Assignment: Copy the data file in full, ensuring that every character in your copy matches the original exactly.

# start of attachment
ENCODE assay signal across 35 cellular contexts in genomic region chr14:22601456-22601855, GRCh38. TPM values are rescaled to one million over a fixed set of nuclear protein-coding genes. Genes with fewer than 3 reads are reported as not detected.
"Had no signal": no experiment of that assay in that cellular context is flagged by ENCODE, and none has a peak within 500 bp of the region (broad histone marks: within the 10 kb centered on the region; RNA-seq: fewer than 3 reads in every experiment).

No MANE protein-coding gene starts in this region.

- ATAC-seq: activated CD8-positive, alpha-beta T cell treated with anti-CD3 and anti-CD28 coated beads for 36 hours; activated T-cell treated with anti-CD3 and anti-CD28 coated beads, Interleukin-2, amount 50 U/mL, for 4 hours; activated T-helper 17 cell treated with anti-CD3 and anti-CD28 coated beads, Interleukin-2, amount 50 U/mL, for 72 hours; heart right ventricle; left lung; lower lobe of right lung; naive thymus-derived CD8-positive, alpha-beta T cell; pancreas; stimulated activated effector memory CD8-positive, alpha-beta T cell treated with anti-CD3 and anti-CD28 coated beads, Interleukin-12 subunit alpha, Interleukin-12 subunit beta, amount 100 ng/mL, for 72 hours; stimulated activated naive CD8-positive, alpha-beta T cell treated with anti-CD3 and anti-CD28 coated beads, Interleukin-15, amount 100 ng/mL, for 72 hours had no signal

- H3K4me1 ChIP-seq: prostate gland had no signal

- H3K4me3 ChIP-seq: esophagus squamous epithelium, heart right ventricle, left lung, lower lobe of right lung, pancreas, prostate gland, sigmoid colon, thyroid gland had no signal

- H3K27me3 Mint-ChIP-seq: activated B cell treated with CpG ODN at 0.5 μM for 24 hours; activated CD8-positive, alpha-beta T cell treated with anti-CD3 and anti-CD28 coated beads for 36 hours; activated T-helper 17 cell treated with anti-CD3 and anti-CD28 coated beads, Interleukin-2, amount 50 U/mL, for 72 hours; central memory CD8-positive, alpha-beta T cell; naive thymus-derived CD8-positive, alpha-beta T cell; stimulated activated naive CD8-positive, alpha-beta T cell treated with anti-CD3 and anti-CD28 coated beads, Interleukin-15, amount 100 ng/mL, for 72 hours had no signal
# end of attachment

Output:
ENCODE assay signal across 35 cellular contexts in genomic region chr14:22601456-22601855, GRCh38. TPM values are rescaled to one million over a fixed set of nuclear protein-coding genes. Genes with fewer than 3 reads are reported as not detected.
"Had no signal": no experiment of that assay in that cellular context is flagged by ENCODE, and none has a peak within 500 bp of the region (broad histone marks: within the 10 kb centered on the region; RNA-seq: fewer than 3 reads in every experiment).

No MANE protein-coding gene starts in this region.

- ATAC-seq: activated CD8-positive, alpha-beta T cell treated with anti-CD3 and anti-CD28 coated beads for 36 hours; activated T-cell treated with anti-CD3 and anti-CD28 coated beads, Interleukin-2, amount 50 U/mL, for 4 hours; activated T-helper 17 cell treated with anti-CD3 and anti-CD28 coated beads, Interleukin-2, amount 50 U/mL, for 72 hours; heart right ventricle; left lung; lower lobe of right lung; naive thymus-derived CD8-positive, alpha-beta T cell; pancreas; stimulated activated effector memory CD8-positive, alpha-beta T cell treated with anti-CD3 and anti-CD28 coated beads, Interleukin-12 subunit alpha, Interleukin-12 subunit beta, amount 100 ng/mL, for 72 hours; stimulated activated naive CD8-positive, alpha-beta T cell treated with anti-CD3 and anti-CD28 coated beads, Interleukin-15, amount 100 ng/mL, for 72 hours had no signal

- H3K4me1 ChIP-seq: prostate gland had no signal

- H3K4me3 ChIP-seq: esophagus squamous epithelium, heart right ventricle, left lung, lower lobe of right lung, pancreas, prostate gland, sigmoid colon, thyroid gland had no signal

- H3K27me3 Mint-ChIP-seq: activated B cell treated with CpG ODN at 0.5 μM for 24 hours; activated CD8-positive, alpha-beta T cell treated with anti-CD3 and anti-CD28 coated beads for 36 hours; activated T-helper 17 cell treated with anti-CD3 and anti-CD28 coated beads, Interleukin-2, amount 50 U/mL, for 72 hours; central memory CD8-positive, alpha-beta T cell; naive thymus-derived CD8-positive, alpha-beta T cell; stimulated activated naive CD8-positive, alpha-beta T cell treated with anti-CD3 and anti-CD28 coated beads, Interleukin-15, amount 100 ng/mL, for 72 hours had no signal